Friday, October 12, 2012

Book Club | Child Wise

We are reading through the book On Becoming Child Wise by Gary Ezzo, M.A. and Robert Bucknam, M.D. Any direct quotes are printed in bold type.
Child Wise Principle #2

Use the strength of your leadership early on and the strength of your relationship later.

We are bigger.

That alone gives us a certain amount of leverage in parenting. We need to use that leverage to be leaders to our children. Our children are small, impressionable, and follow easily. We need to give them someone and something to follow or they  may follow the wrong leader and be led down the wrong path.

When our children have followed us long enough as children to know that they can trust us to make right decisions on their behalf, we will then be able to use the strength of the relationship we have built with them over time to continue leading them in a different way.

This principle carries the first three of four parenting phases in it.

Phase one: Leadership which spans years 2-6. Your primary goal as a parent in this phase is to establish your leadership in your child's little life. This is a phase of boundaries; boundaries that give way to freedoms as responsible behavior is demonstrated.

Phase two: Training which spans ages 7-12. During training, your children are not yet in the real game of life. They are only in practice sessions.

Phase three: Coaching from ages 13-19. I personally love that the author does not just pull out the ax on parenting at the age of 18. Who came up with that number anyway! I know plenty of 18 year olds who still need coaching, training, and leadership.

Your child will only accept your coaching if you did your job as a trainer. And they will only listen to your training tips if you gained control of them in the discipline phase.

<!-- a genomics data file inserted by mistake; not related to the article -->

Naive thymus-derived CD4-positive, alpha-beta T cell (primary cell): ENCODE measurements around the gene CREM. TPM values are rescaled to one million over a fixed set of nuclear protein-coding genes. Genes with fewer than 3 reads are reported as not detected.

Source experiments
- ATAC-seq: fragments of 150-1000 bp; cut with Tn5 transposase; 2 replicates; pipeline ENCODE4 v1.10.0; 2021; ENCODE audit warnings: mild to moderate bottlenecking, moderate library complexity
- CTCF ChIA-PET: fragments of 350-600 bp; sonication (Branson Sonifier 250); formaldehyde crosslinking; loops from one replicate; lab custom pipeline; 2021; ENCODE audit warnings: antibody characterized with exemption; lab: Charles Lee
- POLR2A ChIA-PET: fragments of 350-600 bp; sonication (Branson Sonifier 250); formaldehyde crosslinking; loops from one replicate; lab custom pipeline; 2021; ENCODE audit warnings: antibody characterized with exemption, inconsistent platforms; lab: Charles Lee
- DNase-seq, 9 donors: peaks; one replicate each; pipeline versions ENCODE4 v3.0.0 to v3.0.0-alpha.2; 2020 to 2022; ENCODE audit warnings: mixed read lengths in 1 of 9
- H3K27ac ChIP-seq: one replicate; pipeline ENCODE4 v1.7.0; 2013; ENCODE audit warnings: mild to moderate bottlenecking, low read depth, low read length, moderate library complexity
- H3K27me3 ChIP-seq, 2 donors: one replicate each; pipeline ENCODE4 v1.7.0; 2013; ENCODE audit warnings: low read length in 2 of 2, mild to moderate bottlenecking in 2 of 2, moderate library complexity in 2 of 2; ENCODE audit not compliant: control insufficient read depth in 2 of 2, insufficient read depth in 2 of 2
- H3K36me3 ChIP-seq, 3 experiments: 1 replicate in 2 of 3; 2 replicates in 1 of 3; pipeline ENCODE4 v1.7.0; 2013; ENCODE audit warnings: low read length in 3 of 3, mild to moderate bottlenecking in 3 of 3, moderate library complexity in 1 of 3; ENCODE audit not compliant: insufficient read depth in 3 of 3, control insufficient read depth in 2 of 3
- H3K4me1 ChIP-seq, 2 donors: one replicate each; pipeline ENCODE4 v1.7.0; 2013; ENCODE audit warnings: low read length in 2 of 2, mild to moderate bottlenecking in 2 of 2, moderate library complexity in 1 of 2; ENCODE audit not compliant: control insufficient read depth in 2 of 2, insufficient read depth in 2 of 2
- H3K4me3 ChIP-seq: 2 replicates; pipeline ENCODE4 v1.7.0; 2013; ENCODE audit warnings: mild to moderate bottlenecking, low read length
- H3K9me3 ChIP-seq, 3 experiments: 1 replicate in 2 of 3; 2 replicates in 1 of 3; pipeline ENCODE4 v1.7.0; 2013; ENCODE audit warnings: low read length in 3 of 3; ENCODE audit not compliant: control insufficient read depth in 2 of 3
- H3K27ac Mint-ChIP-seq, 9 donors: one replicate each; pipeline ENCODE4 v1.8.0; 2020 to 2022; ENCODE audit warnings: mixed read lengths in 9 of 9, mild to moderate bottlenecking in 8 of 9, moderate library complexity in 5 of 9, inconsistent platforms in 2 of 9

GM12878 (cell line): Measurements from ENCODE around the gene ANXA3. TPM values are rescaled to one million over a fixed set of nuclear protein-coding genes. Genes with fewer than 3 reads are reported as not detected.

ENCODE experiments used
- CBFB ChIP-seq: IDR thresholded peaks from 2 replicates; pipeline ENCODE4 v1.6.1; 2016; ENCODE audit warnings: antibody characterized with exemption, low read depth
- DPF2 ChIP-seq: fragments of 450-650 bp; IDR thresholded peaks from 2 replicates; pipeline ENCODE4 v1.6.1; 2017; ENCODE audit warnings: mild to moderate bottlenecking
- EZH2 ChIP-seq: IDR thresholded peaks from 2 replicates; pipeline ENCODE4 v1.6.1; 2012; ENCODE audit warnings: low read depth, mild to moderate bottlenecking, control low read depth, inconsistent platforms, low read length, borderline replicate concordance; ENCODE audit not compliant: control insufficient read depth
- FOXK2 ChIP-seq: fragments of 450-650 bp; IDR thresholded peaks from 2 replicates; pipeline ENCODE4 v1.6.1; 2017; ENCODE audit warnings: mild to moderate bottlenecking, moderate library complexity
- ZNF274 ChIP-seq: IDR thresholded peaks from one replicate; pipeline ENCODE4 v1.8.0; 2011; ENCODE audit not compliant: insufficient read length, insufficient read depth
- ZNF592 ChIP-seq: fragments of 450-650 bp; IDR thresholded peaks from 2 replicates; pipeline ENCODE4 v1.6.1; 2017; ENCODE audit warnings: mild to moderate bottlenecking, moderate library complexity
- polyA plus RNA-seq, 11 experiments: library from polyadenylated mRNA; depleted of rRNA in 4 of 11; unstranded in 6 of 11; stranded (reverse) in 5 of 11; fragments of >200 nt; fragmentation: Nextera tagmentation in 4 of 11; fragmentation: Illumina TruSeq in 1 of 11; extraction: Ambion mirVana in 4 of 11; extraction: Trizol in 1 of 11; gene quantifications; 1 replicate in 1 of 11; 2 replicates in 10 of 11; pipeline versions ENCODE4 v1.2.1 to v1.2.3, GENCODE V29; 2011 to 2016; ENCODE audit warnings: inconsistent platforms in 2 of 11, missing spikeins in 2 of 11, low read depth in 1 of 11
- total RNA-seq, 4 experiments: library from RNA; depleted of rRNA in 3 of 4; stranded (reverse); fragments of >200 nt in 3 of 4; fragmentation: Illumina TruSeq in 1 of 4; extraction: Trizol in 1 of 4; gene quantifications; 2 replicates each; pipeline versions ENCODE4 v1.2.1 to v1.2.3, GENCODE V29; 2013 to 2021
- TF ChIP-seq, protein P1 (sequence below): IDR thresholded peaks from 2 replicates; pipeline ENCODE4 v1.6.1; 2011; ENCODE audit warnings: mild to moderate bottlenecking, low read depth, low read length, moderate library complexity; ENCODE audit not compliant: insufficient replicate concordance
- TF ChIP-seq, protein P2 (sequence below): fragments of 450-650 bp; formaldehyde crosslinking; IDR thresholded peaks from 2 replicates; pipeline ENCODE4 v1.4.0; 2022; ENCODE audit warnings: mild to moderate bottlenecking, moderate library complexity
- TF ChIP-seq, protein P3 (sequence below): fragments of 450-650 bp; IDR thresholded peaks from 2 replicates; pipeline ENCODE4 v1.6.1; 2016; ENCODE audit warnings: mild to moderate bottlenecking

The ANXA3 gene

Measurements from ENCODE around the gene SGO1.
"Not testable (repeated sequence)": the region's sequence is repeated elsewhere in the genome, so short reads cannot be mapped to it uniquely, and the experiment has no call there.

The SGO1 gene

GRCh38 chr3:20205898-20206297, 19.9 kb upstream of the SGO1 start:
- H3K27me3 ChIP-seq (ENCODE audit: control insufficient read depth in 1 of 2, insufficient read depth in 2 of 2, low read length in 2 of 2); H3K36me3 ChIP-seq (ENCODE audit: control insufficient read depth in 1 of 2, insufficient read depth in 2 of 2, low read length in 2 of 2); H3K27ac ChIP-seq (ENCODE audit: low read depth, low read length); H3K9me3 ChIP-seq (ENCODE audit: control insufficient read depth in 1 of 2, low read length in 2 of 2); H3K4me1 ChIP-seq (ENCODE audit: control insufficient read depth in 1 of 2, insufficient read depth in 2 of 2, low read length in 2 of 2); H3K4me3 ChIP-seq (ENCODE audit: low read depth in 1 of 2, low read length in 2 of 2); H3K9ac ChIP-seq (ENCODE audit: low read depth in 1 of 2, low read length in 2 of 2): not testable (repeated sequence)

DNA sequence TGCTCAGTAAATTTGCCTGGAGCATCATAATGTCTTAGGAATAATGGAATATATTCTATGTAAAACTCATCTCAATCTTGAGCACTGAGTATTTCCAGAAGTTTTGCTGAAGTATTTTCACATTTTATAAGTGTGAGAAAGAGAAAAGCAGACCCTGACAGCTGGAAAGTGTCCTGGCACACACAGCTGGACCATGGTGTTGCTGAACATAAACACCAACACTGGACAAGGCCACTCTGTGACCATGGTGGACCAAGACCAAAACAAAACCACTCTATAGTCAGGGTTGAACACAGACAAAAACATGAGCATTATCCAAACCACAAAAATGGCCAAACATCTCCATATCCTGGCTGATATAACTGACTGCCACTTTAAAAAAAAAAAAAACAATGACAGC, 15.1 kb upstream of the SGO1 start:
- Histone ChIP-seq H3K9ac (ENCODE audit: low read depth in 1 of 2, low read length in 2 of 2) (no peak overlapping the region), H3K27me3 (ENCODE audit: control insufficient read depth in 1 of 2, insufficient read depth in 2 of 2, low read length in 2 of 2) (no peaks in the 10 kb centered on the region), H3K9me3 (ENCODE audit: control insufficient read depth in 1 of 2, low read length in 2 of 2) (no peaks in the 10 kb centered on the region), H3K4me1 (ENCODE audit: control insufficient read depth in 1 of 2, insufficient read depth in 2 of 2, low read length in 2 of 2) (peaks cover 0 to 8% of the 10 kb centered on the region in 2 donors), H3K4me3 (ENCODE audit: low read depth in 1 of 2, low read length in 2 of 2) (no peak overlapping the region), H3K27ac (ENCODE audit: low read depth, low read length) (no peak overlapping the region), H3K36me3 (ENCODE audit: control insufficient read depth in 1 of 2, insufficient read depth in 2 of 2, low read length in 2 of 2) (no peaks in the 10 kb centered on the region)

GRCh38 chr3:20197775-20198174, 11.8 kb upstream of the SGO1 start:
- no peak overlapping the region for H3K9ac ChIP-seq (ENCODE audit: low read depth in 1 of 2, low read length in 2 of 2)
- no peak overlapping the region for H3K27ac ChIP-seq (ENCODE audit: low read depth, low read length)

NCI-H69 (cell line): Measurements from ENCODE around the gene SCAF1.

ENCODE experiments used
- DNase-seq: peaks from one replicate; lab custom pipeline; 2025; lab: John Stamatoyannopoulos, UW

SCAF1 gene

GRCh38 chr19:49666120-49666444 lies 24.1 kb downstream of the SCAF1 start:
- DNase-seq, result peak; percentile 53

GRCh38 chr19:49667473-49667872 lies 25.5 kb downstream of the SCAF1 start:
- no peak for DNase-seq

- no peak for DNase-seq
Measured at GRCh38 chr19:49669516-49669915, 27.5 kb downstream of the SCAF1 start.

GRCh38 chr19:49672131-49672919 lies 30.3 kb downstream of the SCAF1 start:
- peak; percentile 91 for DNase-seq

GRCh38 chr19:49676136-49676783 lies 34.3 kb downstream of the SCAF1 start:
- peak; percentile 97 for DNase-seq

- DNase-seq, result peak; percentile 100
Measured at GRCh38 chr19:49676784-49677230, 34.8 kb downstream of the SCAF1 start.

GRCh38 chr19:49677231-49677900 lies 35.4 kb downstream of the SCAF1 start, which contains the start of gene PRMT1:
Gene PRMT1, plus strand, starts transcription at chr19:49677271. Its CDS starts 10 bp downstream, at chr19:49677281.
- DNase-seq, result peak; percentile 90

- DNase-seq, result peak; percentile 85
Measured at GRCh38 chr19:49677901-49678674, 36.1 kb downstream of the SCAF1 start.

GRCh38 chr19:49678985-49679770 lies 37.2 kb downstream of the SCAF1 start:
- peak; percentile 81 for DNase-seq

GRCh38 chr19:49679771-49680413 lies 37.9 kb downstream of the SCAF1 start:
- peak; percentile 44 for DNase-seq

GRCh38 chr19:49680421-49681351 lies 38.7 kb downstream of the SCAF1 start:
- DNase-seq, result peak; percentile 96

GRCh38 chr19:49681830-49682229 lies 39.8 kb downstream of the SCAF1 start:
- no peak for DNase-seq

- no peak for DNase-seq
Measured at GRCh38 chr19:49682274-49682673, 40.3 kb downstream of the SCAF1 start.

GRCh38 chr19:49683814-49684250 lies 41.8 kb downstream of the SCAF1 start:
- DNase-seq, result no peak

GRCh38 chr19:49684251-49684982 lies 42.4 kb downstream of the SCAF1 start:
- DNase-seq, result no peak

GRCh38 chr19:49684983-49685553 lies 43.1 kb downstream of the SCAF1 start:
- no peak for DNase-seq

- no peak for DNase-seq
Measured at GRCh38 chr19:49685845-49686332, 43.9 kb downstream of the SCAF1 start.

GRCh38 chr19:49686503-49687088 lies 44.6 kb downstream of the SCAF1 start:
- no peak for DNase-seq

Child Wise Principle #3

Parent now, be friends later.

When I first had Addie, I had a visitor come to the house to see the baby. This woman had three children of her own and was a friend of the family. As we were talking, she began to share what she considered some great parenting advice.

"I am my children's friend." (sounds innocent enough)

"I let them call me by my name when they need me to be their friend and not their mother." (alert antennae went up. All three of her children were in early elementary or preschool.)

She began sharing how she did not put herself in a position to make her children feel like they were not her equals. She tried reasoning with her children so they never felt like she was telling them what to do... because friends do not tell each other what to do, etc.

Needless to say, it has been four and a half years since we have seen her. She stopped being invited to family functions because of her children's behavior.

Our children have plenty of friends. They only have 2 (or in some cases, one) parents. God has given us the authority to parent our children so that they may grow up to glorify Him with their lives. By choosing to be their friend now, we will miss out on being their friend when they are older and friendship is completely appropriate.

My mother was my mother. When I married Brian, something happened, and my mother went from being my mother to being my friend. Our relationship grew and changed so much (it went to a completely different level) that I am not sure which stage I enjoyed the most with her- her being my mother or being my friend.

This is where phase four comes in. Friendship. One day you will sit down with your children over a cup of coffee, and all of a sudden you will realize, "We're here." It will hit you that a new relationship is starting: friendship. It is wonderful, liberating, the crown of your parenting.

I look forward to that day. I don't know what parent doesn't. To know that the hard work of leading, training, and coaching is now done and you have worked for and earned a respectful friendship with the now adult child that you have.

One day...........


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